Foo Fighters: There is Nothing Left to Lose – [Record 205]
There Is Nothing Left to Lose is the third studio album by the Foo Fighters, released November 2, 1999. The album marks the first appearance of drummer Taylor Hawkins, and is often seen as a departure from the band’s previous work, showcasing a softer, more experimental sound. In a 2006 interview, Dave Grohl states that the album is “totally based on melody” and that it “might be his favorite album that they’ve ever done.”
There Is Nothing Left to Lose won the Grammy Award for Best Rock Album in 2001, marking the group’s first ever Grammy Award. The band would go on to win the Grammy for Best Rock Album for three of their next four studio releases (One by One, Echoes, Silence, Patience & Grace, and Wasting Light).
Record One. Side One.
1. Stacked Actors.
3. Learn to Fly.
Record One. Side Two.
4. Gimme Stitches.
Record Two. Side One.
7. Live-In Skin.
8. Next Year.
Record Two. Side Two.
10. Ain’t It the Life.
Background: Prior to recording, guitarist Franz Stahl was fired from the band, as frontman Dave Grohl felt the guitarist had not found his place in the band. At that point, Grohl decided that the band would just be a three piece for the record, along with bassist Nate Mendel and drummer Taylor Hawkins. Having just slaved themselves in the studio making the last record The Colour and the Shape and losing two band members in the process, he decided to buy a home in Alexandria, Virginia and make the record in its basement without any record company presence during production. This was helped by the Foo Fighters’ leaving Capitol Records after president Gary Gersh left the label. Grohl named his home facility Studio 606, saying, “It’s just one of those numbers that’s everywhere. Like when you wake up in the middle of the night and it’s 6:06, or you see a license plate that says 606”. Grohl set it up with the help of Adam Kasper, who eventually co-produced the album. The biggest challenge, according to Grohl, was making the record sound good without computer programs such as Pro Tools or AutoTune.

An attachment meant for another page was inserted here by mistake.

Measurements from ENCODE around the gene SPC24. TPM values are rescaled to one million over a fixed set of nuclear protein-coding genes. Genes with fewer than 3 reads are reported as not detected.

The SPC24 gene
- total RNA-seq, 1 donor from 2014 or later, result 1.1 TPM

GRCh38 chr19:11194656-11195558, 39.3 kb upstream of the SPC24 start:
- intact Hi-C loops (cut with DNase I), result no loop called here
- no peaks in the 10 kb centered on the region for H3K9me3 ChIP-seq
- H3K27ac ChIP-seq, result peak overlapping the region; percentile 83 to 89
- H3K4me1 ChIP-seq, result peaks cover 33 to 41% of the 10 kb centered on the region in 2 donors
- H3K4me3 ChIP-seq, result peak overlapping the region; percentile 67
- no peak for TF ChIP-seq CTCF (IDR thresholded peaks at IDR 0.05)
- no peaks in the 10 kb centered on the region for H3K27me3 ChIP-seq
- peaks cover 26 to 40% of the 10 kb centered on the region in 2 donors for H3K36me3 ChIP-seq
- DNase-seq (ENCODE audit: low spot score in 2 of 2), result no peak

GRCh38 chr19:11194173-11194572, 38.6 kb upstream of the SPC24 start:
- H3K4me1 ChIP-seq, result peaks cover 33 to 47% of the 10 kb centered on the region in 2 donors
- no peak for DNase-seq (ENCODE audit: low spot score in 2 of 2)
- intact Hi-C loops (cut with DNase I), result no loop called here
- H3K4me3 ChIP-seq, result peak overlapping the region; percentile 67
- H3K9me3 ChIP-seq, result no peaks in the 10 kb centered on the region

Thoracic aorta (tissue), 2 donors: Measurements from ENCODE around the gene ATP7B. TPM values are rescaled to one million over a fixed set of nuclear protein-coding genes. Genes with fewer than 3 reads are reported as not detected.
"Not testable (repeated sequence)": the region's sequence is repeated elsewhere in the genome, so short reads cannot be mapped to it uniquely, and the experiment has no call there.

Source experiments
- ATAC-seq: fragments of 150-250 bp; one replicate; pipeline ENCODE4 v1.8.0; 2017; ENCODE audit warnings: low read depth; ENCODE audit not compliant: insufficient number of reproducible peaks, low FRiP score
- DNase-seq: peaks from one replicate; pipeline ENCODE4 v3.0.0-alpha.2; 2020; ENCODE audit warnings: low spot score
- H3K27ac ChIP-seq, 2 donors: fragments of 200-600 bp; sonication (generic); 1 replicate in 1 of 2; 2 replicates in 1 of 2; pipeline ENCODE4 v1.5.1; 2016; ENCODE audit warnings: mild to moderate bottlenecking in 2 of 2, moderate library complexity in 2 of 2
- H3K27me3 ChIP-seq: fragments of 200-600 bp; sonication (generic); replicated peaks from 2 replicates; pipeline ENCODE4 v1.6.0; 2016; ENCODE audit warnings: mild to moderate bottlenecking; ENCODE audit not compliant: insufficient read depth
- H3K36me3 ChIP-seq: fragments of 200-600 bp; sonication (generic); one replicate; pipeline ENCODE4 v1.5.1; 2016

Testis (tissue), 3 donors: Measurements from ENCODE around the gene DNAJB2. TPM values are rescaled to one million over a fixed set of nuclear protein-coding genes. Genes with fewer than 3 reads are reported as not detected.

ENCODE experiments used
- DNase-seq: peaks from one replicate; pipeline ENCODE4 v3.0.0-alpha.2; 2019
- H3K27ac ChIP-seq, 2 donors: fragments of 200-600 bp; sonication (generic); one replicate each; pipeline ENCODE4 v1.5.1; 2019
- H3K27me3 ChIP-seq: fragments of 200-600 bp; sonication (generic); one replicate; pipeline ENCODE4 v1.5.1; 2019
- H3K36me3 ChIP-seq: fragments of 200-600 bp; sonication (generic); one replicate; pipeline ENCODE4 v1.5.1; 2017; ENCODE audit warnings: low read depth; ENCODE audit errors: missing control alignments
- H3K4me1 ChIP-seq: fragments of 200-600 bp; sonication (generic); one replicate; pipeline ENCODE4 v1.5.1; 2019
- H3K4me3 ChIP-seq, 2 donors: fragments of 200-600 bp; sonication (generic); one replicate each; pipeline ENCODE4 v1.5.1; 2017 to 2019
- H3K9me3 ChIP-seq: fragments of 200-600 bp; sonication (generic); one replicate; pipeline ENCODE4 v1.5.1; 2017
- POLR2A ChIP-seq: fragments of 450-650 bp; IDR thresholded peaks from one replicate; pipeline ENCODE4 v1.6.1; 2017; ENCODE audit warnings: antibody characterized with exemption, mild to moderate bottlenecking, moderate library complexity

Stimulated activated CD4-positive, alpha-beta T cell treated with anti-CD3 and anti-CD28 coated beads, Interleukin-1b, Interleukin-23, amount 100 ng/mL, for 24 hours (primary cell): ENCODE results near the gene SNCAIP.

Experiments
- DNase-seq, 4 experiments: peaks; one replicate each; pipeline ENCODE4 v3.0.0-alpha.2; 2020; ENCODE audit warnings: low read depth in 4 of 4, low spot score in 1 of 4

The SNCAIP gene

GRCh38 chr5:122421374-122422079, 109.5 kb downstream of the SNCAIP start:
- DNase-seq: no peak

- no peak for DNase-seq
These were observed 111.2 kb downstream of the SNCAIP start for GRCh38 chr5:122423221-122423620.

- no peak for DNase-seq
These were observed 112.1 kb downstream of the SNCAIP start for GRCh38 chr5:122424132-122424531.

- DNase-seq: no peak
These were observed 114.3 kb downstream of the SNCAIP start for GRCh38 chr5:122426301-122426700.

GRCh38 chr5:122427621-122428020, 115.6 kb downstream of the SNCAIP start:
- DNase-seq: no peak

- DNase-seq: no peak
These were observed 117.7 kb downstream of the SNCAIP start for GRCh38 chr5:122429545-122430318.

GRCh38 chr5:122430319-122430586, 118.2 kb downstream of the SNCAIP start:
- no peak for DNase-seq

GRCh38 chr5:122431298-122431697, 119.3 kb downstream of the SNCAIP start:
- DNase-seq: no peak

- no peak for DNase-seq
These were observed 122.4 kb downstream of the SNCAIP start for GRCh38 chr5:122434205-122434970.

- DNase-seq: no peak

Dave Grohl notes that he had:
“[…] been living in Los Angeles for about a year and a half, just being a drunk, getting fucked up every night and doing horrible shit, and I’d finally gotten sick of that new car smell. So I bought this great house in Virginia and told everyone I was building a studio in the basement. It was literally a basement with sleeping bags on the walls!”